Poster Topical Area: Nutritional Immunology
Location: Hall D
Poster Board Number: 827
Objectives: Obesity is often associated with impaired immune responses, which may lead to increased susceptibility to infection. Bioactive compounds found in various fruits and vegetables (F&V) have been shown to have strong anti-inflammatory and anti-oxidant effects, and some micronutrients in F&V could positively regulate immune functions. However, few intervention studies have examined the effects of F&V on preventing obesity-associated dysregulation of immune and inflammatory responses. The objectives of this study was to determine the impact of a high fat diet (HFD) supplemented with different levels of a mixture of F&V (0-15% w/w) on immune and inflammatory responses. The 15% F&V corresponds to currently recommended daily F&V consumption for humans.
Methods: We formulated a unique F&V mixture containing 24 F&V, and fed mice a high-fat diet (HFD) alone (obesogenic), or together with 0-15% (w/w) F&V (HFD + F&V) for 20 weeks. Serum cytokine ELISAs were performed using electrochemiluminescent multiplex assays. Flow cytometry immunophenotyping was used to determine the percent of CD4+ and CD8+ T cells in spleen. Splenic lymphocyte proliferation was measured using 3H-thymidine incorporation assay.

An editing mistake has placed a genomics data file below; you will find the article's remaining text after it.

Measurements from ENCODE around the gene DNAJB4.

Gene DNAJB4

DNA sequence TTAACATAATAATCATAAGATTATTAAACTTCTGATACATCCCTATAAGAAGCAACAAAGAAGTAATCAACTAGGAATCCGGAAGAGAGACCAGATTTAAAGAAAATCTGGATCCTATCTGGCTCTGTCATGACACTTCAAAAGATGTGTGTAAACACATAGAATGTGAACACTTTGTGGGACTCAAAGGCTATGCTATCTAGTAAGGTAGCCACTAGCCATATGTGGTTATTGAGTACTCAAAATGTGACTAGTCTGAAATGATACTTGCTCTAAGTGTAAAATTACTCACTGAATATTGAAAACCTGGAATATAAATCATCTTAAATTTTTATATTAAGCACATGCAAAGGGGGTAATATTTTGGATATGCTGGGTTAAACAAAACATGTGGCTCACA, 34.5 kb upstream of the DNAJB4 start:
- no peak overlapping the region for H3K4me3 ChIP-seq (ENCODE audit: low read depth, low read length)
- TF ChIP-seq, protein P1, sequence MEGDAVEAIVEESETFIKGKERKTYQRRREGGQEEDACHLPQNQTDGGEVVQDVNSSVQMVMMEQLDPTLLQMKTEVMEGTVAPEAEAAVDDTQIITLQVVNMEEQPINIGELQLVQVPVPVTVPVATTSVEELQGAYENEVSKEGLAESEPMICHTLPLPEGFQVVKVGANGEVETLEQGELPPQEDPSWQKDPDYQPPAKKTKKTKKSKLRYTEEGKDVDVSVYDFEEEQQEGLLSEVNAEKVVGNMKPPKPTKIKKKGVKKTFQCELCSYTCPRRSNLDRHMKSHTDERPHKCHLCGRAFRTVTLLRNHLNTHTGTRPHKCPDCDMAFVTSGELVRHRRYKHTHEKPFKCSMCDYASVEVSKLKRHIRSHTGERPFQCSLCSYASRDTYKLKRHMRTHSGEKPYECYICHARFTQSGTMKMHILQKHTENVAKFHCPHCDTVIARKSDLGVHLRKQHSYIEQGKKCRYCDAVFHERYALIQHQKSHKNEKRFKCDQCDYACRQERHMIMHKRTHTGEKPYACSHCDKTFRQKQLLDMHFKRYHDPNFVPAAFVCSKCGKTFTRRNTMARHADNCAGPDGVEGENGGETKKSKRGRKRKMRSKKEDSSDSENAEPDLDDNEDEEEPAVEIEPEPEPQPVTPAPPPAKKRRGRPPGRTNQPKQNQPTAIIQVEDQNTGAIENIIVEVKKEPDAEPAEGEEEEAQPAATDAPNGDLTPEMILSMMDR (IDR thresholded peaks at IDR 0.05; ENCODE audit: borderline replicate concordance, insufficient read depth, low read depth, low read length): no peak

Results: We found that the mice fed HFD had significantly higher weight gain than those fed the low fat control diet (LFD). However, mice fed HFD+ F&V had significantly less weight gain compared to those fed HFD. Compared to mice fed HFD alone, mice fed HFD + F&V had lower spleen weight and spleen weight index, which was calculated as mg spleen/g body weight. HFD-fed mice also had significantly lower serum concentrations of IL-6 and IL-10 and lower percent of CD4+ and CD8+ T cells in spleen and lower levels of lymphocyte proliferation induced by Con A or anti-CD3/anti-CD28 stimulation compared with the LFD. F&V supplementation partially prevented these changes including maintaining percent of CD8+ T cells and lymphocyte proliferation.
Conclusions: These results suggest that increased consumption of F&V may be beneficial in preventing HFD-associated dysregulation of immune and inflammatory responses. These effects might be mediated by F&V induced changes in weight gain and/or a direct effect of higher level of immune enhancing nutrients in F&V.
This material is based upon work supported by the U.S. Department of Agriculture – Agricultural Research Service (ARS), under Agreement No. 58-1950-4-003.
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